Strategies to Get Operating Support
A grant that is unrestricted is a vote of confidence by the donor. It essentially says that the donor trusts that organization to do whatever it wants to do with that money. In today's competitive grantmaking landscape, getting operational support grants has become an art. Experts from The Bridgespan Group and Grantmakers for Effective Organizations recommend the following practices to get such grants: when meeting with funders start from infrastructural needs rather than project needs; educate your board of directors, your main fundraisers, on the logic of investing in overhead expenses; and inform foundations and donors how they can measure your organization's success in ways other than the programs you run. Moreover, a standard practice in approaching funders for program grants is to ask for an additional percentage just for overhead expenses.
Foundations and Unrestricted Giving
According to studies by the Center on Philanthropy at Indiana University and the Urban Institute, foundations are more likely to support nonprofits' overhead costs than commonly believed, but nonprofits persist in their belief that having “lean operations” is the way to win grants. These reports say that nonprofits consistently underestimate their overhead expenses in grant proposals and IRS reporting, and subsequently to nonprofit rating systems like Charity Navigator. In those studies, close to 66 percent of nonprofits said they don’t have enough money for overhead and they don’t rely on grants to pay for core operating expenses. But 69 percent of foundations reportedly give general operating grants to nonprofits, though the individual amounts vary widely. According to Grantmakers for Effective Organizations, foundations have begun giving more operating support throughout the 1990s and 2000s, but the pace of the growth has been slowing. Among the foundations known to provide general operating support are the Sobrato Family Foundation, the Edna McConnell Clark Foundation, and the F.B. Heron Foundation.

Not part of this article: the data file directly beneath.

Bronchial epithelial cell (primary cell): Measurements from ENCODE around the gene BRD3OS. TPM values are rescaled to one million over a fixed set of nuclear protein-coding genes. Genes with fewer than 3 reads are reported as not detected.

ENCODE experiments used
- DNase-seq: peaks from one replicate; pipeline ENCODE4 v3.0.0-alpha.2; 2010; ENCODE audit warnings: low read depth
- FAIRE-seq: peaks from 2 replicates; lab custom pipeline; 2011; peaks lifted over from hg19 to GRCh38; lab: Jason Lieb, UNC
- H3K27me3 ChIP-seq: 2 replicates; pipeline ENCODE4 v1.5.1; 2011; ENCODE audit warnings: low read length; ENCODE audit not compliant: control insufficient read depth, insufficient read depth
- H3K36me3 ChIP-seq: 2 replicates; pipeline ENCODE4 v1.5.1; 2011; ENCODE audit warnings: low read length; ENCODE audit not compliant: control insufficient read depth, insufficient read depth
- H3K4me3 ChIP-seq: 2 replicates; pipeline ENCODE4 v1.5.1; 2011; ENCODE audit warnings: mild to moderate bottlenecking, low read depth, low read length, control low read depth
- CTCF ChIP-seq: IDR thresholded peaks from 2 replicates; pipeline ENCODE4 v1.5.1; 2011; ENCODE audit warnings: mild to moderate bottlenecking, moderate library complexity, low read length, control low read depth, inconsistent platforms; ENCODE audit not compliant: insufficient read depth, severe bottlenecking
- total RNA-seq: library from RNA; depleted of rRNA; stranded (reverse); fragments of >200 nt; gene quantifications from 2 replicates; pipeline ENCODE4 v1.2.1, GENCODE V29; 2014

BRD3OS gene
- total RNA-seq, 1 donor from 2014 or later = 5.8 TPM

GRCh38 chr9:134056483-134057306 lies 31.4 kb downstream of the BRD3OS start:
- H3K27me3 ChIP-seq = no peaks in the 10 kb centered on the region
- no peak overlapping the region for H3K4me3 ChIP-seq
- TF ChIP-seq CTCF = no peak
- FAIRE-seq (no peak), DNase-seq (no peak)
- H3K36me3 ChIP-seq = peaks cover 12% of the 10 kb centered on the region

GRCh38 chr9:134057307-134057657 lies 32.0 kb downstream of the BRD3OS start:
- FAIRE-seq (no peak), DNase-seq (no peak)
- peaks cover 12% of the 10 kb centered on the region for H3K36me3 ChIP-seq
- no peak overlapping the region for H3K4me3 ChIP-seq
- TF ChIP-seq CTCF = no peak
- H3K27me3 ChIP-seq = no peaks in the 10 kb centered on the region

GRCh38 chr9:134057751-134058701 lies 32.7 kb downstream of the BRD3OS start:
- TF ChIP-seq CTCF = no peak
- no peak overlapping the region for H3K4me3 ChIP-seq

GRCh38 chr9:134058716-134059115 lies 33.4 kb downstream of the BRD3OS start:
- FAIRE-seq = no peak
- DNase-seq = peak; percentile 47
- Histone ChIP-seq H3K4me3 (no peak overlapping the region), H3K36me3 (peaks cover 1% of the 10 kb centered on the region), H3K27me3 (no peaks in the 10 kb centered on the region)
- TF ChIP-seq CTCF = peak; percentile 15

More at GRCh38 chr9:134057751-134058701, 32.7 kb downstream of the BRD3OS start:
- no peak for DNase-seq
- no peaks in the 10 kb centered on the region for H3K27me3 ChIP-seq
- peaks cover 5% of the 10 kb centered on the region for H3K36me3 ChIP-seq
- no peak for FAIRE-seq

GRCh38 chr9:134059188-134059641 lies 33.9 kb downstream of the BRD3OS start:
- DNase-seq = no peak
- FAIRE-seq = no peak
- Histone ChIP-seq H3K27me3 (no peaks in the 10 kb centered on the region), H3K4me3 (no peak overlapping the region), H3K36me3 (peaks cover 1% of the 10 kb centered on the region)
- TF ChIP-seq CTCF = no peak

- Grantmakers for Effective Organizations: General Operating Support
- Association of Fundraising Professionals: Encouraging Unrestricted ‘Growth Capital’ Funding
- Stanford Innovation Review: Money to Grow On
- Bridgespan Group: Nonprofit Overhead Costs: Breaking the Vicious Cycle of Misleading Reporting, Unrealistic Expectations, and Pressure to Conform
Angela Ogunjimi has been a prize-winning writer and editor since 1994. She was a general assignment reporter at two newspapers and a business writer at two magazines. She writes on nutrition, obesity, diabetes and weight control for a project of the National Institutes of Health. Ogunjimi holds a master's degree in sociology from George Washington University and a bachelor's in journalism from New York University.